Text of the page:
It’s true that a smaller percentage of neutral atoms means that starlight must travel through larger numbers of them to be fully absorbed, as the “extinction” of light in astronomy is cumulative. What we need to happen, if we want the Universe to become truly transparent to starlight, is for enough star formation to occur that it floods the Universe with a sufficient number of ultraviolet photons to ionize the neutral matter in the intergalactic medium so that starlight can travel unimpeded. This requires a large amount of star formation, and requires it to occur quickly enough that the ionized protons and electrons don’t find one another and recombine again.
The very first stars in the Universe make a small dent in the population of neutral atoms surrounding them, but the earliest of the star clusters are small and short lived. The Universe will remain largely neutral with them alone, especially once the most massive of those stars die and neutral atoms re-form. The second generation of stars, formed in the aftermath of the first generation’s death, fare little better.
The big problem is that these newly formed stars form in clumps and clusters of perhaps a few million solar masses at most. These early star clusters only have about 0.001% of the masses (and numbers) of stars found in the Milky Way, meaning that for the first few hundred million years of our Universe, the stars within it are barely enough to make a difference in the neutral matter permeating all of space.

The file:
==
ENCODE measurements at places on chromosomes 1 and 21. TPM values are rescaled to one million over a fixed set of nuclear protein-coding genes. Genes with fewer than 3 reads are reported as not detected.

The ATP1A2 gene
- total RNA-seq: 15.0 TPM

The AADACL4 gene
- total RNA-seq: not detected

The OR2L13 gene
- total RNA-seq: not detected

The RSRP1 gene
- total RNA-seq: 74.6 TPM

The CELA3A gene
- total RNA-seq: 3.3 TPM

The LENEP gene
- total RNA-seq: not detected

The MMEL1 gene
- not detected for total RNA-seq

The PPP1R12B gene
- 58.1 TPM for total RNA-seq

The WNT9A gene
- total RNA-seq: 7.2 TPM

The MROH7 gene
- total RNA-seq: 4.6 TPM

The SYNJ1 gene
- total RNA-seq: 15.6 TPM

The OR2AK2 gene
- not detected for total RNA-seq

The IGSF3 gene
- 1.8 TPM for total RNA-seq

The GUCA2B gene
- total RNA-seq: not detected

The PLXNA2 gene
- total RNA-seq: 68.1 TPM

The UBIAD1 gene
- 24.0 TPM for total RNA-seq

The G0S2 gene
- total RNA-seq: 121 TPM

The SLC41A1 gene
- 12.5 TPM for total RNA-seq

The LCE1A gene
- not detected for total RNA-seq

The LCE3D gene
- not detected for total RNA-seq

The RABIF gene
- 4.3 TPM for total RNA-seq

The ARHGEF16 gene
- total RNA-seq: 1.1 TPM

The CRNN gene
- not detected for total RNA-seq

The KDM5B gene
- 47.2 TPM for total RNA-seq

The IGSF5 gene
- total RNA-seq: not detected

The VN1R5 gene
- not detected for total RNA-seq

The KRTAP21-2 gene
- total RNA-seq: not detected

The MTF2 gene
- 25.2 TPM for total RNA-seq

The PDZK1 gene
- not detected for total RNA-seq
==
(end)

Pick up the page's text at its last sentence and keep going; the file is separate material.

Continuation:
But that begins to change when star clusters merge together, forming the first galaxies. As large clumps of gas, stars, and other matter merge together, they trigger a tremendous burst of star formation, lighting up the Universe as never before. As time goes on, a slew of phenomena take place all at once:
- the regions with the largest collections of matter attract even more early stars and star clusters toward them,
- the regions that haven’t yet formed stars can begin to,
- and the regions where the first galaxies are made attract other young galaxies,
all of which serves to increase the overall star formation rate.
In other words, there are three things going on all at once that interplay with one another.
- There are neutral atoms, populating all of space everywhere, clumping and clustering together across the cosmic web.
- There are stars and star-forming regions, found forming within the densest of clumps, and which produce radiation that ionizes these neutral atoms.
- And there are the free electrons and bare atomic nuclei, created by those ionizing photons, but that are capable of finding one another and re-forming neutral atoms once again.
If we were to map out these various features within the Universe at this time, what we’d see is that the star formation rate increases at a relatively steady rate for the first few billion years of the Universe’s existence. In some favorable regions, enough of the matter gets ionized early enough that we can see through the Universe before most regions are reionized; in other, more unfavorable regions, it may take as long as two or three billion years for the last populations of pristine, neutral matter to be blown away.
If you were to map out the Universe’s neutral matter from the start of the Big Bang, you would find that it starts to transition to ionized matter in clumps, but you’d also find that it took hundreds of millions of years to mostly disappear. It does so unevenly, and preferentially along the locations of the densest parts of the cosmic web.